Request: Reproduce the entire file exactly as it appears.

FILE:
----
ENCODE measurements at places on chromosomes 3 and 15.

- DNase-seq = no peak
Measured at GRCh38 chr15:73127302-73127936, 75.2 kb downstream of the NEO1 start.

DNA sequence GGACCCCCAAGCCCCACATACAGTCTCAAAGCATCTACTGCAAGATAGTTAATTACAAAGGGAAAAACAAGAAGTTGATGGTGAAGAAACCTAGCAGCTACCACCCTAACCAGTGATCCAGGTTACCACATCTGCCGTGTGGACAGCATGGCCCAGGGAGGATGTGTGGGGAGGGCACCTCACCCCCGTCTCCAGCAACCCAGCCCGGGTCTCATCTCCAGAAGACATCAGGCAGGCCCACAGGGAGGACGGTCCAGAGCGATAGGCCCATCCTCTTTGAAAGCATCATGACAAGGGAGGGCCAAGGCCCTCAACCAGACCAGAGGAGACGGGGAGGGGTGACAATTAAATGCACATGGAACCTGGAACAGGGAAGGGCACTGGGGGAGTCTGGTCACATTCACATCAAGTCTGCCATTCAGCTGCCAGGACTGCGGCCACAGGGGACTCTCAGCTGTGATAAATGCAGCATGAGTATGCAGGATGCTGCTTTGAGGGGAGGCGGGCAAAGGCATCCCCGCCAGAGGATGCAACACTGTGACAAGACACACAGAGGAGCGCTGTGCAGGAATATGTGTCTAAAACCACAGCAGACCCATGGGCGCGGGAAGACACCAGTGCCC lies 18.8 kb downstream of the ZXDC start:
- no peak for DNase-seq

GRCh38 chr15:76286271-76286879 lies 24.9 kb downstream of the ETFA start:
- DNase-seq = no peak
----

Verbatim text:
ENCODE measurements at places on chromosomes 3 and 15.

- DNase-seq = no peak
Measured at GRCh38 chr15:73127302-73127936, 75.2 kb downstream of the NEO1 start.

DNA sequence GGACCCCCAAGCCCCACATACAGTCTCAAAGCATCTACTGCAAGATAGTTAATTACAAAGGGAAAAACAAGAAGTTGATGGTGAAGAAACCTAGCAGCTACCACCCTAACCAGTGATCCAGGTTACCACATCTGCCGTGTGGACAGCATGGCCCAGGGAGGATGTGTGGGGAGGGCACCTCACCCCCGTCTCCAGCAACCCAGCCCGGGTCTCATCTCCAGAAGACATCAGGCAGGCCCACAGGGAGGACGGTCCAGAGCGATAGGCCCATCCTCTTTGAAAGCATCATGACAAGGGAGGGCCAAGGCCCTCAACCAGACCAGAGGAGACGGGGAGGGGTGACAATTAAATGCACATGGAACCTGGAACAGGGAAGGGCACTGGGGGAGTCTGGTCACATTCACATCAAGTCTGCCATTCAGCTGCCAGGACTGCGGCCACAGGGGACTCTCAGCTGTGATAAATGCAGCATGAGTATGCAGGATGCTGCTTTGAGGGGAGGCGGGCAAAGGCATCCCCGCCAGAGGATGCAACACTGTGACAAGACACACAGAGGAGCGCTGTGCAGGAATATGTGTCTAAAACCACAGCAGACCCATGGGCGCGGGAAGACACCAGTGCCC lies 18.8 kb downstream of the ZXDC start:
- no peak for DNase-seq

GRCh38 chr15:76286271-76286879 lies 24.9 kb downstream of the ETFA start:
- DNase-seq = no peak